EDA: For sure. In junior high, everybody was listening to Van Halen and stuff like that. I was into what was happening. But I had older sisters that were listening to Led Zeppelin, Pink Floyd, Stones, Doors, Dead, etc. I recall hearing all that stuff through the wall in St. Charles, IL. At some point in high school, I found the Grateful Dead and started gravitating towards improvisation and the Allman Bros and such. I was down the Phish rabbit hole in grad school when I started listening to Uncle Tupelo. They really resonated with me because I loved old country music as much as I dug rock-n-roll. and their songs are incredible. It felt very accessible and natural, probably because I was raised on songs and songwriters. After my wife and I got married, we moved to a small town in the hills about 20 miles north of Asheville, NC. It was there that I started digging into roots music, Doc Watson, Bill Monroe, etc. I had already delved deeply into blues, but hadn't heard a ton of flat picking and fiddling and banjo at that point, slide guitar too. I picked up on that stuff while living down there for sure. It continues to evolve. I’m sorta all over the place. I love listening to Miles Davis as much as I do John Prine.
GW: What bands were you seeing in Bloomington/Normal when you were at Illinois State University? And how soon were you playing?
EDA: Hmmmm, well I wasn't seeing a ton of bands as I hit the ground running down there in 1995. I had a band called Brother Jed that developed a following pretty quick. Made a record. Even got on the radio down there right off the bat. So, I didn't see a ton of stuff because I was gigging myself. I remember being in awe of the Spelunkers though, incredible musicians and songs, power pop rock-n-roll trio to the max with insanely cool arrangements. And they had their shit together, a record deal, a van. I remember riding up with them in the van one time when they played the Metro in Chicago. Definitely had an influence on me. Their drummer John Ganser is now who I play with in Black Dirt Revival and Backyard Tire Fire, an absolute monster drummer and stellar human.
GW: I see we have a commonality in education. You have a Masters in Interpersonal Communication; I have a BA in Communication. Do you feel your education influenced your song writing? Did it give you more tools to express your thoughts? Reviews praise your way with words and storytelling. Is any of it biographical? I am thinking of Hiding at the Hollow. I shared this song with my son; as a Marine, he invaded Iraq in 2003 and has PTSD. He likes his time up in deer stands and living a rural life.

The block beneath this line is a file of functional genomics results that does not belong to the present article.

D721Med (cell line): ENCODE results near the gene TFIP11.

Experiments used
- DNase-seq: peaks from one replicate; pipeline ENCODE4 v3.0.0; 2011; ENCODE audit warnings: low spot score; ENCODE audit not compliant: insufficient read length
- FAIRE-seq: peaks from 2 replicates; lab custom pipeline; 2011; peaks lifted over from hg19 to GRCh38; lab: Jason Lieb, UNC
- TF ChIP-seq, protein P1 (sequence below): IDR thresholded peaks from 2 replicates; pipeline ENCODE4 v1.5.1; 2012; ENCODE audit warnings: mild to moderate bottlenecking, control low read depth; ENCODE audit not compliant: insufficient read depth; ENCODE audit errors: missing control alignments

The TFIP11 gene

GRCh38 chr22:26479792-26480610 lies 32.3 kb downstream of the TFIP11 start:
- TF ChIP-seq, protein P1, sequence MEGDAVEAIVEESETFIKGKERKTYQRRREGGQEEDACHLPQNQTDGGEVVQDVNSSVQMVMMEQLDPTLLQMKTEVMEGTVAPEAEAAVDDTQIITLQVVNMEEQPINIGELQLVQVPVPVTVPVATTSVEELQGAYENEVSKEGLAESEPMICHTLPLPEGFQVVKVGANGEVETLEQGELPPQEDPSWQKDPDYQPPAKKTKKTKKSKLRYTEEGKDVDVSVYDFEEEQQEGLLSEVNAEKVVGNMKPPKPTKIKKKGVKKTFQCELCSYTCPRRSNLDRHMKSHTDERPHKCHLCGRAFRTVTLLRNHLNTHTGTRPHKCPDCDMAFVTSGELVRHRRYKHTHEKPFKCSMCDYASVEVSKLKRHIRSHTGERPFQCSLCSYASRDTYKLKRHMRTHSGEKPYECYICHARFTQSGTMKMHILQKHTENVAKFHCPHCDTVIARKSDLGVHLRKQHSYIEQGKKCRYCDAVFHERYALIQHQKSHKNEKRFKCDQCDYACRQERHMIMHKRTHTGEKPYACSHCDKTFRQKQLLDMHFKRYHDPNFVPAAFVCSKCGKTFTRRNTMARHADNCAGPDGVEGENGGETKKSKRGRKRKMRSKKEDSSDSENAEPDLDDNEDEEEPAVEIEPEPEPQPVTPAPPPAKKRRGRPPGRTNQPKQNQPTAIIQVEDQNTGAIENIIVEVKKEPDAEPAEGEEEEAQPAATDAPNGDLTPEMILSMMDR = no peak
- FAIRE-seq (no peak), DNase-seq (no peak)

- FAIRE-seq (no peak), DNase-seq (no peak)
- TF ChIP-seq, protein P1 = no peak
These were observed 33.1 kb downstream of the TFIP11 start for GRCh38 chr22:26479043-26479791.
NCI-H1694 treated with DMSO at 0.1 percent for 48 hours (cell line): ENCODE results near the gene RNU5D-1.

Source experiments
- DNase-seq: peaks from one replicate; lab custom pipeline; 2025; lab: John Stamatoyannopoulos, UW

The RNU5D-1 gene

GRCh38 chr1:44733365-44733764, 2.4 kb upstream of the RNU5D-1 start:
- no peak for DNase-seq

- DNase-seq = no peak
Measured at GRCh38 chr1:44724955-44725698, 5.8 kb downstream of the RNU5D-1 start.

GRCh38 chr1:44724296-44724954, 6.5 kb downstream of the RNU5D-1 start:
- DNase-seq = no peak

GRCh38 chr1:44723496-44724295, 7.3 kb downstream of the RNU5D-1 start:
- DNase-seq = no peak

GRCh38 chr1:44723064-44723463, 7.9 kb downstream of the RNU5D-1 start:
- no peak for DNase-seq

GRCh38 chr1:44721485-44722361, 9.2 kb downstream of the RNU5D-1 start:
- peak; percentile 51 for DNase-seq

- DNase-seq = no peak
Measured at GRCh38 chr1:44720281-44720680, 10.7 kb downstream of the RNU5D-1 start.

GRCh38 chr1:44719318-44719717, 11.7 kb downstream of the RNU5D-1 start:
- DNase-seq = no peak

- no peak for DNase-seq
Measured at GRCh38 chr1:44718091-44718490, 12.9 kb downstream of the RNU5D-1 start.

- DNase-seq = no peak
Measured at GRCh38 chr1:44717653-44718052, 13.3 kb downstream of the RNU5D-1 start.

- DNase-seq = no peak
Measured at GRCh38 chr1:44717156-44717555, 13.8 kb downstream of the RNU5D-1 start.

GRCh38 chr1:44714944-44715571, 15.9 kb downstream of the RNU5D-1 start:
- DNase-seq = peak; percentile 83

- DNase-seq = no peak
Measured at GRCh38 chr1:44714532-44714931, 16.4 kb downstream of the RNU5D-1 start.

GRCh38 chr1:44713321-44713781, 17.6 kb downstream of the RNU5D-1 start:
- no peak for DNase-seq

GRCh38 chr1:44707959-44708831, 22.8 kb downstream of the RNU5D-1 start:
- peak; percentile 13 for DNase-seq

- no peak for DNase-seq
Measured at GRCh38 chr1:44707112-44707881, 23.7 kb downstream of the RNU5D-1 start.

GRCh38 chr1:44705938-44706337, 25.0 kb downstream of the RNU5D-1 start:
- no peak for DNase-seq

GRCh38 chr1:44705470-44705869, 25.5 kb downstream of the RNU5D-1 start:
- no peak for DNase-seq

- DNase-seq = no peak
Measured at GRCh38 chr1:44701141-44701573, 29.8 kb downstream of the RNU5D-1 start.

EDA: I'm sure my education didn't hurt my writing ability as that's what I was best at, but honestly, it probably didn't have too much an influence. I think just being in that environment at that time, from a social perspective, did indeed have a big impact on how my life turned out. Live music was still the thing that young people craved and sought out. There were lots of places to set up and play; bars, house parties, garages, etc. So that's what I did. People still bought your music. There was no internet. We chalked the quad and got articles written about us in the student newspaper. It snowballed. Shortly after finishing grad school, the band was given a record deal and a van. It was a different time. but that scene certainly had an effect on how things went for me. (There is) lots of autobiographical stuff in my songs. even if I invent the characters, you can't really help but let stuff seep in. Hollow is most definitely a true story. Wife and I had a little cabin on Happy Hollow Lake and we'd escape out there when we could. I remember it was at the time our mothers were in decline, so we were stressed and that place was where we would go to get away. I'd write songs and we'd float around. Eventually we would sell it for the down payment on the RV that we took on the road together for about 5 years.
GW: I remember a day, years ago, in a campus library, looking through a book on the evolution of language and the importance of bird song. It blew my mind that, while two different centers of the brain process language and music, music is the deeper evolutionary influence. I think early humans were responding to little wrens with as much joy and inspiration as you did with your song, Little Wren. How do you perceive music?